The knowledgeable gentleman comprehends that his image does not begin with how society views him. Rather, the gentleman’s image begins with how he sees himself. He alone determines and dictates the manner in which he is presented to the world. When he gazes into the mirror, the reflection of greatness should readily greet him. It does not begin with the clothing he chooses to attire himself in, nor the vehicle he selects to navigate city streets. Not the place of employment where he makes a living. Not the amount of money presently residing in his bank account. Why? Well, because character starts with his self-worth. His esteem is not erected upon a mountain of biodegradable materialism – subject to decay and waste. No, the gentleman’s image is based on gentlemanly fundamentals that are concrete and certain. Virtue. Honor. Principle. Forthrightness. The Gentlemen’s Standard.
Sometimes perception, no matter how ignorantly misguided or foolishly erroneous, can be tragically dangerous. And as an African-American male, I fully comprehend the concept of perception, especially when viewed through the myopic lens that is the American eye. Seriously, don’t fool yourselves. Since the birth of this nation, the identity of the black male has been deftly manufactured and slyly constructed by a white power system that, by any means necessary, hungers to retain power. We are a stereotype that has been permanently branded into the psychology of this nation, leaving behind a charred residue of racial prejudice and bigotry that many people pretend doesn’t exist. And before you claim that I am overreacting, forget that you know Glen Antoine Palmer, the affable gentleman that writes this blog. I am a 6 foot 1, 240 pound black male with a bald head and thick beard. I rarely smile, not because I am in a foul mood, but because I really don’t like my smile all that much. No matter – I have a perpetually angry look all the time. Add in what someone has seen in a few rap videos, the more than occasional homicide in inner city Detroit, and the overall history of the black male being a hyper-sexual, violent savage – and voila – you have your stereotype.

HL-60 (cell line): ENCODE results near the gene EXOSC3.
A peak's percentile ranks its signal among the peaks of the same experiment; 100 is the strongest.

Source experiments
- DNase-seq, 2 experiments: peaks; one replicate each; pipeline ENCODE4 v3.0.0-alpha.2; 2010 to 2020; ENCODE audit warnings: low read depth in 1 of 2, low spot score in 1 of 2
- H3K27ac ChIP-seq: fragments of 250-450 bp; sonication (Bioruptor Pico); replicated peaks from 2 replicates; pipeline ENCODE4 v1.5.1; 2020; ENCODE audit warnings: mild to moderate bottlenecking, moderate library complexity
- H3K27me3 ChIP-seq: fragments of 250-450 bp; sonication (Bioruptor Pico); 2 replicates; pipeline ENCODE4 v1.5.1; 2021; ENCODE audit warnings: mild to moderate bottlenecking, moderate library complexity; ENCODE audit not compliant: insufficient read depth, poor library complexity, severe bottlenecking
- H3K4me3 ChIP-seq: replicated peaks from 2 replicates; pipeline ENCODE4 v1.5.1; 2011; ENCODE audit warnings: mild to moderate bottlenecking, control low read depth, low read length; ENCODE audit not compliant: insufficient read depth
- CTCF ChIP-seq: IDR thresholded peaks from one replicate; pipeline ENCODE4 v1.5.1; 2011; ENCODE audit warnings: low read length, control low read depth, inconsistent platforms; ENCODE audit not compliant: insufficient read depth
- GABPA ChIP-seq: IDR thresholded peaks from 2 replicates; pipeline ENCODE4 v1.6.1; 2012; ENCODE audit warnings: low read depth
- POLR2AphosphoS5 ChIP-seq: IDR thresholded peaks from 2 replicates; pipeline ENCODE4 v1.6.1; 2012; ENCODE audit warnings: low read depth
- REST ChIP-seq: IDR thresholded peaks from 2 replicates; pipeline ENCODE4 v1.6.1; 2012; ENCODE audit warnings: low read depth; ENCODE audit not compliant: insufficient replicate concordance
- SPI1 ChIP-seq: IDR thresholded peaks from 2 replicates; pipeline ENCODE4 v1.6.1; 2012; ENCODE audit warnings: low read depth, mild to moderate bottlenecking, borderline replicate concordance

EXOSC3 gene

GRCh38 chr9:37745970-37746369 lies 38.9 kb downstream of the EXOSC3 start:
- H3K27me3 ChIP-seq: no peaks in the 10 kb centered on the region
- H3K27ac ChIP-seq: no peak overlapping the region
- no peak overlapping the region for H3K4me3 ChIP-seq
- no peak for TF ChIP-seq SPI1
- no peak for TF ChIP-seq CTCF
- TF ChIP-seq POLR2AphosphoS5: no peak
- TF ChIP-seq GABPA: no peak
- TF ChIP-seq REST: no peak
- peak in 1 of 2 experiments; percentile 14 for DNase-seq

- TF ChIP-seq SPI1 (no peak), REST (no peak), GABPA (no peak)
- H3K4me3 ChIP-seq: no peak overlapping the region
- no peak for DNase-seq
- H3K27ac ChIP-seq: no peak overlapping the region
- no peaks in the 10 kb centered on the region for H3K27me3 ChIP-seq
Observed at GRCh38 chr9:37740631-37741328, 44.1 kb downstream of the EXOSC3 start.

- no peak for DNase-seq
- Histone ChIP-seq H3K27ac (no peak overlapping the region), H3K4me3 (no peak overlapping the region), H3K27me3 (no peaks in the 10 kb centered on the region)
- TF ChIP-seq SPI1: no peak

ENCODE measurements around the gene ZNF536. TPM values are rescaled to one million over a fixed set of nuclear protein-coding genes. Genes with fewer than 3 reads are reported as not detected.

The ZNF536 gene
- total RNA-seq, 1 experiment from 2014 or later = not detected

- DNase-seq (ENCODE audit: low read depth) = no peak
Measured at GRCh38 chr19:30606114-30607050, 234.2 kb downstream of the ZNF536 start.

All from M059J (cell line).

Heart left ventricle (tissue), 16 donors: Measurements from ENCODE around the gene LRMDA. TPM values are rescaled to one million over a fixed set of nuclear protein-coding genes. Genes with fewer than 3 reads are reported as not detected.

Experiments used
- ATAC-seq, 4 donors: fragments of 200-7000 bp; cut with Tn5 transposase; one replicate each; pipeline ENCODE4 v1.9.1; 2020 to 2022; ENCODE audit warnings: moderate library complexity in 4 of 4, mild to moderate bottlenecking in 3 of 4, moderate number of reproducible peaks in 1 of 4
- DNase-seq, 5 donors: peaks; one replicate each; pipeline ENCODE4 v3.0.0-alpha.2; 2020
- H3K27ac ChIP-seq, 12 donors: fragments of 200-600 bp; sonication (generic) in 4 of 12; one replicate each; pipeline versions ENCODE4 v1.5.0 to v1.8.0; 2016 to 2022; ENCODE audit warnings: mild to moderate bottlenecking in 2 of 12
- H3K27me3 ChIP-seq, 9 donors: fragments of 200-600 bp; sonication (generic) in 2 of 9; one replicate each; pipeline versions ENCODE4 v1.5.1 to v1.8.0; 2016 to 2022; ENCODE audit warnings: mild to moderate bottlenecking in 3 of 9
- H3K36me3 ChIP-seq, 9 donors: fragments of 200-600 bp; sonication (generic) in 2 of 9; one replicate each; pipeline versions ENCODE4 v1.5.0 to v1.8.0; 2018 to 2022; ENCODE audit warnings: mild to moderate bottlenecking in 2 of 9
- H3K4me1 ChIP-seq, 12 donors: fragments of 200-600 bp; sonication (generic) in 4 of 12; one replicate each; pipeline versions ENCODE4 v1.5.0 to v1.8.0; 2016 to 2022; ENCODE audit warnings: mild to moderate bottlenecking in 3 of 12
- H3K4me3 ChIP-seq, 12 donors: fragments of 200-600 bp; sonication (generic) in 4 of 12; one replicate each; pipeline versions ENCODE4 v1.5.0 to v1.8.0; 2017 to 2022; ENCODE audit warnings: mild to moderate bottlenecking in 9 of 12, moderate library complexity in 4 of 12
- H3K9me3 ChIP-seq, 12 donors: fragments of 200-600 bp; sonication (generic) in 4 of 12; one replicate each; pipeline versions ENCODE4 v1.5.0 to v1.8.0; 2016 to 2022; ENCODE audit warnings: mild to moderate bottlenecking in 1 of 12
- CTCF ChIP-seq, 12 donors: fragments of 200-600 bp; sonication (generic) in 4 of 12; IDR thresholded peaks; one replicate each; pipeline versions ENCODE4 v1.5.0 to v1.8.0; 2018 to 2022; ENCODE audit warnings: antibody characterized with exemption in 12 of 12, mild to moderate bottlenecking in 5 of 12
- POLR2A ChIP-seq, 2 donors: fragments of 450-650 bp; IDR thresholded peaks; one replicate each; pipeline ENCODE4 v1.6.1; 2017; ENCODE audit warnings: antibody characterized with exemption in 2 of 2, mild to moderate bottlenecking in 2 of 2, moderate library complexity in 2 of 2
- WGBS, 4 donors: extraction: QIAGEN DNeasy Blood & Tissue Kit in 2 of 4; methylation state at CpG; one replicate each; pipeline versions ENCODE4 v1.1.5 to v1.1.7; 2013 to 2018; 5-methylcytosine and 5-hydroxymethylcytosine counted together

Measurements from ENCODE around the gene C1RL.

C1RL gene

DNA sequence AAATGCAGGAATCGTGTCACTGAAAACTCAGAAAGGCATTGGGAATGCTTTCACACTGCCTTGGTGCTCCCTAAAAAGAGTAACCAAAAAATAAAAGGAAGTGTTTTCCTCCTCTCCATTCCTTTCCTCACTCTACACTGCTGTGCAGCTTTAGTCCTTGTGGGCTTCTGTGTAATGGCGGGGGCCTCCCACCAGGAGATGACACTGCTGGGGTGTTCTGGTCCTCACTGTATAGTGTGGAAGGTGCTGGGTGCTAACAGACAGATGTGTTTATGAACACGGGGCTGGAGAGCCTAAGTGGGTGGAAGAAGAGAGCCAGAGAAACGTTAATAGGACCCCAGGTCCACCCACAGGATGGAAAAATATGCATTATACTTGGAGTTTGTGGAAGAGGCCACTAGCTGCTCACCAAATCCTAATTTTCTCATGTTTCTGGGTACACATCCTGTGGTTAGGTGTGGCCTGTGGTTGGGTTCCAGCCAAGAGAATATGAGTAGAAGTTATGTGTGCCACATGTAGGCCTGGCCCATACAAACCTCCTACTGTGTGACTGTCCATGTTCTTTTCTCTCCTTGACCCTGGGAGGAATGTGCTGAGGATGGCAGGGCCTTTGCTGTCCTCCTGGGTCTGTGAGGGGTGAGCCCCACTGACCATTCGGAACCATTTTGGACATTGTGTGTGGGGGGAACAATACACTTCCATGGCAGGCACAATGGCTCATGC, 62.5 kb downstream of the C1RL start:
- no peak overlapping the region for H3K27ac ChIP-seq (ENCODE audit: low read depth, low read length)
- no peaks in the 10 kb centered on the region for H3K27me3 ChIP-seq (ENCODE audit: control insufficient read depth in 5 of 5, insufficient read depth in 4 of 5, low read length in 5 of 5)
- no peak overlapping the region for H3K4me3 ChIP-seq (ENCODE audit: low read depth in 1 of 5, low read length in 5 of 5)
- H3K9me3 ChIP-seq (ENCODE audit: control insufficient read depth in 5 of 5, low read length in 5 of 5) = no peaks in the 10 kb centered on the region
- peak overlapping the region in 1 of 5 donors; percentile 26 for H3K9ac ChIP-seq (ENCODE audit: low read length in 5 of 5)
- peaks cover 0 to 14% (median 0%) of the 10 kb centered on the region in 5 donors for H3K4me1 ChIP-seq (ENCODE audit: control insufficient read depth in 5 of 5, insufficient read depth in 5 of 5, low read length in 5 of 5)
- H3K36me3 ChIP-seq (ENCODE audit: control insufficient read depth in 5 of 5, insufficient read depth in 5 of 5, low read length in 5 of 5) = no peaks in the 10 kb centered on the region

Doesn’t matter that Glen is a devoted husband, a loving son, a mentor, a hard worker, a godfather, a friend, and an overall gentleman (with a nice suit & necktie game); I can be a threat or danger to anyone at any time, if they deem it within their minds. I will never forget, back when I was in college, a woman who lived upstairs in my apartment thought I could be a potential rapist. How did I know? Well, ironically she mentioned the big bald black guy who lived downstairs to my girlfriend, and future wife – Stephanie, who was in her study group. When Stephanie realized what apartment she stayed in, and the only big bald black guy around was me, she calmly explained to her that I wasn’t that sort of man. Going forward, the lady upstairs was perfectly fine, well, since Stephanie vouched for me. Fact is, I was a stereotype. And it’s frustrating to be a stereotype, especially when you aren’t a stereotype. I don’t think I should be a tragedy waiting to happen based on another person’s misguided prejudice. But that is the sad reality; a reality that has existed since the birth of this nation. And unfortunately, it is a reality I have to live with everyday.